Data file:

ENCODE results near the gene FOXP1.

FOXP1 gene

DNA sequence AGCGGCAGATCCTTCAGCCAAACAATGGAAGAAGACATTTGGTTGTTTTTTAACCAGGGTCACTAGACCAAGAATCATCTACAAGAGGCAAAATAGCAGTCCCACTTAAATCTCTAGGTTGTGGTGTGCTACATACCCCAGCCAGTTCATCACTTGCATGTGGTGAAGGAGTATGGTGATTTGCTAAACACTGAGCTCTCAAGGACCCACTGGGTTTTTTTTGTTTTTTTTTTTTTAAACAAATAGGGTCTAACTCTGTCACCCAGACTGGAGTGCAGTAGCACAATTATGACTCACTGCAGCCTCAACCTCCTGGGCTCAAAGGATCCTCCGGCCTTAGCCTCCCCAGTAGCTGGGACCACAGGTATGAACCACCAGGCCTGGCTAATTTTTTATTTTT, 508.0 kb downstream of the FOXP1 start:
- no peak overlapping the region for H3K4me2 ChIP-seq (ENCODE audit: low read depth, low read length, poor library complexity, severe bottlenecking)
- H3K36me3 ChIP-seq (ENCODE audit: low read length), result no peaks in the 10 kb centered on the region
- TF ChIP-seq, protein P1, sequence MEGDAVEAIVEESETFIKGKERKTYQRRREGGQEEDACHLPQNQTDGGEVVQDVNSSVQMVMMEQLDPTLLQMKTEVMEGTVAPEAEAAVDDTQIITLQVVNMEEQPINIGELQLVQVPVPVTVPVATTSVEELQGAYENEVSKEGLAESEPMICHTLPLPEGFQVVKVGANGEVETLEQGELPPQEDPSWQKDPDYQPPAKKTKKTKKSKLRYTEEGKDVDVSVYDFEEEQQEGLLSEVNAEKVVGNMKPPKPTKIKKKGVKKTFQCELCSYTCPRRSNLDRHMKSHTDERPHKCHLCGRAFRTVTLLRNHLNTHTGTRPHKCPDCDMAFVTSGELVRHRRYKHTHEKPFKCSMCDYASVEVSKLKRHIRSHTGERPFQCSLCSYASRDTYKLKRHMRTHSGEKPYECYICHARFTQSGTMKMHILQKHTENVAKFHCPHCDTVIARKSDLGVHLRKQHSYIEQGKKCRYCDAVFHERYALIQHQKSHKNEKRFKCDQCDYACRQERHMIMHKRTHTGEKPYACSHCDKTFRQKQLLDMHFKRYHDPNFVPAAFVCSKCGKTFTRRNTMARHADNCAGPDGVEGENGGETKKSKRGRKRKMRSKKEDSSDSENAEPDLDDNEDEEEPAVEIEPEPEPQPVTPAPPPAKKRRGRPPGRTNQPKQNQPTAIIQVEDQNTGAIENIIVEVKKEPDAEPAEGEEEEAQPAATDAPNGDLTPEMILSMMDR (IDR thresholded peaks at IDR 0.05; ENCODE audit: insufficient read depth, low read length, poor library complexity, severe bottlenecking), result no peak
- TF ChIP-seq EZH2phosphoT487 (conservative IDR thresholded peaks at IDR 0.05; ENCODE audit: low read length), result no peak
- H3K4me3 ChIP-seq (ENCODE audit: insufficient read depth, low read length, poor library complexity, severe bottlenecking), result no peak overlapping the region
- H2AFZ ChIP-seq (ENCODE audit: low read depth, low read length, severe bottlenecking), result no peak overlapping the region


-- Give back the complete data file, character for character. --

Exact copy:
ENCODE results near the gene FOXP1.

FOXP1 gene

DNA sequence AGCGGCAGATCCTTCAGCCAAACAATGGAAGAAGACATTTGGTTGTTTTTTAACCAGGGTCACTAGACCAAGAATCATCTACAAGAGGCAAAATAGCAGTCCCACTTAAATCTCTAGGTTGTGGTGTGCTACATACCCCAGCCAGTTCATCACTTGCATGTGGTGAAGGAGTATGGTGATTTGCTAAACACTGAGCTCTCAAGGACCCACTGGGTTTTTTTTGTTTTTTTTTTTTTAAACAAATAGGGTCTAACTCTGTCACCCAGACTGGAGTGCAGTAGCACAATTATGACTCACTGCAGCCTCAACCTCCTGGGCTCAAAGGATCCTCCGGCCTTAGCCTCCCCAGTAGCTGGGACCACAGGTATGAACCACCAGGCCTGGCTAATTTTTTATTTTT, 508.0 kb downstream of the FOXP1 start:
- no peak overlapping the region for H3K4me2 ChIP-seq (ENCODE audit: low read depth, low read length, poor library complexity, severe bottlenecking)
- H3K36me3 ChIP-seq (ENCODE audit: low read length), result no peaks in the 10 kb centered on the region
- TF ChIP-seq, protein P1, sequence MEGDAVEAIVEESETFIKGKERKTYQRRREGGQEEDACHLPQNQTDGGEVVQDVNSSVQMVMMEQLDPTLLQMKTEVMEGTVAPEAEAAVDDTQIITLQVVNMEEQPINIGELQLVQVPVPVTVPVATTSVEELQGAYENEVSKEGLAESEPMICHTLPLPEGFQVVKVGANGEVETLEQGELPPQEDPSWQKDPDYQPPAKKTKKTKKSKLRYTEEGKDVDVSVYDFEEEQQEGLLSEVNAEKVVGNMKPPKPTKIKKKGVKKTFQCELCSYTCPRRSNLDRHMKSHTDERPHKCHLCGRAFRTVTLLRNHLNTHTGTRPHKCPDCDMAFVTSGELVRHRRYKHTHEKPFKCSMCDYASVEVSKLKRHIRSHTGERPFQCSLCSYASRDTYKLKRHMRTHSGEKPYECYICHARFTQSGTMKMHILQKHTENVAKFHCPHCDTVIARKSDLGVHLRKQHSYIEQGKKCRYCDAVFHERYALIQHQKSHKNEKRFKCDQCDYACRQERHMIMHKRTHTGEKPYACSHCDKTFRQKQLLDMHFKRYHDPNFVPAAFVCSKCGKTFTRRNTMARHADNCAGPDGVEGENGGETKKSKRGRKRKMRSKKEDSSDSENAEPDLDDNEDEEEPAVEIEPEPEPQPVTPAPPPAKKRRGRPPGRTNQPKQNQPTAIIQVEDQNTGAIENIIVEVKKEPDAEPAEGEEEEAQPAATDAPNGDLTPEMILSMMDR (IDR thresholded peaks at IDR 0.05; ENCODE audit: insufficient read depth, low read length, poor library complexity, severe bottlenecking), result no peak
- TF ChIP-seq EZH2phosphoT487 (conservative IDR thresholded peaks at IDR 0.05; ENCODE audit: low read length), result no peak
- H3K4me3 ChIP-seq (ENCODE audit: insufficient read depth, low read length, poor library complexity, severe bottlenecking), result no peak overlapping the region
- H2AFZ ChIP-seq (ENCODE audit: low read depth, low read length, severe bottlenecking), result no peak overlapping the region